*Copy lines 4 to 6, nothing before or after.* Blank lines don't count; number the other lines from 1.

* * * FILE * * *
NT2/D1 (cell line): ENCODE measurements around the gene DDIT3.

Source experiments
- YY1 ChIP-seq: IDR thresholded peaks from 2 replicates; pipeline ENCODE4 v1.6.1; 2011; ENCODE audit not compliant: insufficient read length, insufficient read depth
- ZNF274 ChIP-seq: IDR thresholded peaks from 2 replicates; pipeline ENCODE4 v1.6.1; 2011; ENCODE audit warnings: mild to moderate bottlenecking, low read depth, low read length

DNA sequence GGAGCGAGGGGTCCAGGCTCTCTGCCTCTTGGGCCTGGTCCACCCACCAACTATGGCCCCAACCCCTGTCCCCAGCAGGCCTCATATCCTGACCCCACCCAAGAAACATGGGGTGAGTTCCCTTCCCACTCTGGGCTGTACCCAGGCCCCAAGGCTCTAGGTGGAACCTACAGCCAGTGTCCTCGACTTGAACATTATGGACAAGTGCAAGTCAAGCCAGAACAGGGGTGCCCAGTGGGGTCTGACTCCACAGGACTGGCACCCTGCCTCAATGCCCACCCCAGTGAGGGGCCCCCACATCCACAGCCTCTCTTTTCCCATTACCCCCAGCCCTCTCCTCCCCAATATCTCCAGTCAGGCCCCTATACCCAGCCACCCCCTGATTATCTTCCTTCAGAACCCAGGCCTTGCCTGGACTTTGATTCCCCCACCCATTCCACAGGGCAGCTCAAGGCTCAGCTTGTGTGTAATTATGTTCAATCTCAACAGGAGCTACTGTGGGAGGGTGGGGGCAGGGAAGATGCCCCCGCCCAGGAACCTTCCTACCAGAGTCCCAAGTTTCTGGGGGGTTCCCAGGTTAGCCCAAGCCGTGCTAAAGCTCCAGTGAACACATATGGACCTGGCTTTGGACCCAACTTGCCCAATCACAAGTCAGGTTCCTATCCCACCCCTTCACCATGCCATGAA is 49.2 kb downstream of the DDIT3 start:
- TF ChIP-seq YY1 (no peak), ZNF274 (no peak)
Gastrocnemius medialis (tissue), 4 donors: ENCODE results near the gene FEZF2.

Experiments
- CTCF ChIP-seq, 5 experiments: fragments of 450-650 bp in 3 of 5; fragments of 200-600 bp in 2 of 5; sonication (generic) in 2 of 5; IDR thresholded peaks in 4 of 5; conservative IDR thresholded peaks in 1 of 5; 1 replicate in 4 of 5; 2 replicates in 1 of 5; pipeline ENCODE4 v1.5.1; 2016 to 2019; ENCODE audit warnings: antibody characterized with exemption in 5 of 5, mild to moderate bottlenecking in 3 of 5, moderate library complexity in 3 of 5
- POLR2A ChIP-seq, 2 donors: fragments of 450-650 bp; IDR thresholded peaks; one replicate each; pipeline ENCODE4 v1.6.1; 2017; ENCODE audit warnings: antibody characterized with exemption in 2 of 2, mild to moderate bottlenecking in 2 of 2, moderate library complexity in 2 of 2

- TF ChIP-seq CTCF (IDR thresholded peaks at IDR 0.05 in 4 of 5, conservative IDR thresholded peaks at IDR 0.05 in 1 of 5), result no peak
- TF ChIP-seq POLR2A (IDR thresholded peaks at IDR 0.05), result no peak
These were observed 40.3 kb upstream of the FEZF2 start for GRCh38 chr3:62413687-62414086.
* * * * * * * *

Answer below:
- ZNF274 ChIP-seq: IDR thresholded peaks from 2 replicates; pipeline ENCODE4 v1.6.1; 2011; ENCODE audit warnings: mild to moderate bottlenecking, low read depth, low read length

DNA sequence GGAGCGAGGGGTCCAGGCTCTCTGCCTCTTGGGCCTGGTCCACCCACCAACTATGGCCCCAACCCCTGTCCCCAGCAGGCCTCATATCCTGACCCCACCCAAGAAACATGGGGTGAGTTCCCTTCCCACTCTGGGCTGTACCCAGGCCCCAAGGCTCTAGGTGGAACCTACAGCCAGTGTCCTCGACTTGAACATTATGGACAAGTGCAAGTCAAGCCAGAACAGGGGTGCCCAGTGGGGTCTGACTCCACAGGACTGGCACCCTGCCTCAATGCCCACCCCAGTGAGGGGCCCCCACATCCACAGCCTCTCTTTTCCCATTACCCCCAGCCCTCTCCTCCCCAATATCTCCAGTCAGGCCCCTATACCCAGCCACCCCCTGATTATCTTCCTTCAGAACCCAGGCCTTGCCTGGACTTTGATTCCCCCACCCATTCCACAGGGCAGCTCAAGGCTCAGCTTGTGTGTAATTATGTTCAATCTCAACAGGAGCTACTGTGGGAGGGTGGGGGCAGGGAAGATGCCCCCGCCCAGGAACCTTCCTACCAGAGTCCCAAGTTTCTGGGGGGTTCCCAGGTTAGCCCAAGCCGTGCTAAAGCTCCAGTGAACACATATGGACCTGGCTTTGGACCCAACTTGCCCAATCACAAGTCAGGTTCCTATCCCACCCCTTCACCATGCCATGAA is 49.2 kb downstream of the DDIT3 start:
- TF ChIP-seq YY1 (no peak), ZNF274 (no peak)